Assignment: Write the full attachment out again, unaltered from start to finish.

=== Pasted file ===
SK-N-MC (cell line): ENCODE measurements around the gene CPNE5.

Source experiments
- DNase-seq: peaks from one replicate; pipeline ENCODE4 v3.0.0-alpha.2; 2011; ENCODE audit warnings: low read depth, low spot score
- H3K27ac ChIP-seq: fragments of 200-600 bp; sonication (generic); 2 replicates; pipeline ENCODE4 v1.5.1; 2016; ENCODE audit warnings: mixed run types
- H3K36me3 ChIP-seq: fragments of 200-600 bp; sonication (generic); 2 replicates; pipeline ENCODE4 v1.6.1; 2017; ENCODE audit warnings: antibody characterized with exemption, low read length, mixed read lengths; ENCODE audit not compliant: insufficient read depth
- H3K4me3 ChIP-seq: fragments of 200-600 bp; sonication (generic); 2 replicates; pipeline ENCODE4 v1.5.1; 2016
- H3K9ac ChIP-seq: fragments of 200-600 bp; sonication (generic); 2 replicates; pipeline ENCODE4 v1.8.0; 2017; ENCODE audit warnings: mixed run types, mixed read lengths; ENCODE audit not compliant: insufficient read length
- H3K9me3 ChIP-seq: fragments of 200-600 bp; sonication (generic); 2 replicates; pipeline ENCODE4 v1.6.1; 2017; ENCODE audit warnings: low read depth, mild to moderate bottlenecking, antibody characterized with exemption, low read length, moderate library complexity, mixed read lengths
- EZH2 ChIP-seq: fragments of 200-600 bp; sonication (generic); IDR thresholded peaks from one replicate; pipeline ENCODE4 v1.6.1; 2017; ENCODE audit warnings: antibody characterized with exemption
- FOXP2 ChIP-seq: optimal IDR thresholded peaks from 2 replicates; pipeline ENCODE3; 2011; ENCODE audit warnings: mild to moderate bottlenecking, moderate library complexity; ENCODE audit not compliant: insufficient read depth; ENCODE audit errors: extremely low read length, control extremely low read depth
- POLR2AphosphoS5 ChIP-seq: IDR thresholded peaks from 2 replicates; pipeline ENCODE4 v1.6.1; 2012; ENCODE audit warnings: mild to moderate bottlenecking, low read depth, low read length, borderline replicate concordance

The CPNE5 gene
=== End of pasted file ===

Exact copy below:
SK-N-MC (cell line): ENCODE measurements around the gene CPNE5.

Source experiments
- DNase-seq: peaks from one replicate; pipeline ENCODE4 v3.0.0-alpha.2; 2011; ENCODE audit warnings: low read depth, low spot score
- H3K27ac ChIP-seq: fragments of 200-600 bp; sonication (generic); 2 replicates; pipeline ENCODE4 v1.5.1; 2016; ENCODE audit warnings: mixed run types
- H3K36me3 ChIP-seq: fragments of 200-600 bp; sonication (generic); 2 replicates; pipeline ENCODE4 v1.6.1; 2017; ENCODE audit warnings: antibody characterized with exemption, low read length, mixed read lengths; ENCODE audit not compliant: insufficient read depth
- H3K4me3 ChIP-seq: fragments of 200-600 bp; sonication (generic); 2 replicates; pipeline ENCODE4 v1.5.1; 2016
- H3K9ac ChIP-seq: fragments of 200-600 bp; sonication (generic); 2 replicates; pipeline ENCODE4 v1.8.0; 2017; ENCODE audit warnings: mixed run types, mixed read lengths; ENCODE audit not compliant: insufficient read length
- H3K9me3 ChIP-seq: fragments of 200-600 bp; sonication (generic); 2 replicates; pipeline ENCODE4 v1.6.1; 2017; ENCODE audit warnings: low read depth, mild to moderate bottlenecking, antibody characterized with exemption, low read length, moderate library complexity, mixed read lengths
- EZH2 ChIP-seq: fragments of 200-600 bp; sonication (generic); IDR thresholded peaks from one replicate; pipeline ENCODE4 v1.6.1; 2017; ENCODE audit warnings: antibody characterized with exemption
- FOXP2 ChIP-seq: optimal IDR thresholded peaks from 2 replicates; pipeline ENCODE3; 2011; ENCODE audit warnings: mild to moderate bottlenecking, moderate library complexity; ENCODE audit not compliant: insufficient read depth; ENCODE audit errors: extremely low read length, control extremely low read depth
- POLR2AphosphoS5 ChIP-seq: IDR thresholded peaks from 2 replicates; pipeline ENCODE4 v1.6.1; 2012; ENCODE audit warnings: mild to moderate bottlenecking, low read depth, low read length, borderline replicate concordance

The CPNE5 gene